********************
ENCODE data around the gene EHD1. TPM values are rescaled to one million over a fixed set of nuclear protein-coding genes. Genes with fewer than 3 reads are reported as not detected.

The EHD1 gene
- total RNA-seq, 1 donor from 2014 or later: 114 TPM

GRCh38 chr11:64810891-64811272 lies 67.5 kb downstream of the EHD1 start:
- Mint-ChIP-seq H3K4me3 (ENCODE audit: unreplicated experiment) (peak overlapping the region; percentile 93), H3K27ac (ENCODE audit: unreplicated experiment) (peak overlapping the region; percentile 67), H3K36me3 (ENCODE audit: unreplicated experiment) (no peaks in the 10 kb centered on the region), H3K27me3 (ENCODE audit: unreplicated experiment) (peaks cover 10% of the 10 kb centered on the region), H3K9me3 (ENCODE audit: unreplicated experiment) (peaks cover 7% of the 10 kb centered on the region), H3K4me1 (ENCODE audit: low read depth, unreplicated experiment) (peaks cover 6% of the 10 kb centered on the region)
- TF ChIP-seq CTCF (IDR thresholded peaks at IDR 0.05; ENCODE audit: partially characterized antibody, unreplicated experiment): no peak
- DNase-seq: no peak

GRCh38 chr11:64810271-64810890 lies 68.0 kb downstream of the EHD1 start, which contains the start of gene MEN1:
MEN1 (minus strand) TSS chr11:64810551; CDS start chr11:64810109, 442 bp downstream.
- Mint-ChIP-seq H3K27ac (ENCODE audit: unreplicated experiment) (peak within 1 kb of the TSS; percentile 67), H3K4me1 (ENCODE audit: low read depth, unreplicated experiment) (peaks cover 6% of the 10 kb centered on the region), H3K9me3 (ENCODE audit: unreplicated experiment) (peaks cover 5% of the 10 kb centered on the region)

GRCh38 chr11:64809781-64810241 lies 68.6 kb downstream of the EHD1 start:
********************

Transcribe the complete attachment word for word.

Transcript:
ENCODE data around the gene EHD1. TPM values are rescaled to one million over a fixed set of nuclear protein-coding genes. Genes with fewer than 3 reads are reported as not detected.

The EHD1 gene
- total RNA-seq, 1 donor from 2014 or later: 114 TPM

GRCh38 chr11:64810891-64811272 lies 67.5 kb downstream of the EHD1 start:
- Mint-ChIP-seq H3K4me3 (ENCODE audit: unreplicated experiment) (peak overlapping the region; percentile 93), H3K27ac (ENCODE audit: unreplicated experiment) (peak overlapping the region; percentile 67), H3K36me3 (ENCODE audit: unreplicated experiment) (no peaks in the 10 kb centered on the region), H3K27me3 (ENCODE audit: unreplicated experiment) (peaks cover 10% of the 10 kb centered on the region), H3K9me3 (ENCODE audit: unreplicated experiment) (peaks cover 7% of the 10 kb centered on the region), H3K4me1 (ENCODE audit: low read depth, unreplicated experiment) (peaks cover 6% of the 10 kb centered on the region)
- TF ChIP-seq CTCF (IDR thresholded peaks at IDR 0.05; ENCODE audit: partially characterized antibody, unreplicated experiment): no peak
- DNase-seq: no peak

GRCh38 chr11:64810271-64810890 lies 68.0 kb downstream of the EHD1 start, which contains the start of gene MEN1:
MEN1 (minus strand) TSS chr11:64810551; CDS start chr11:64810109, 442 bp downstream.
- Mint-ChIP-seq H3K27ac (ENCODE audit: unreplicated experiment) (peak within 1 kb of the TSS; percentile 67), H3K4me1 (ENCODE audit: low read depth, unreplicated experiment) (peaks cover 6% of the 10 kb centered on the region), H3K9me3 (ENCODE audit: unreplicated experiment) (peaks cover 5% of the 10 kb centered on the region)

GRCh38 chr11:64809781-64810241 lies 68.6 kb downstream of the EHD1 start: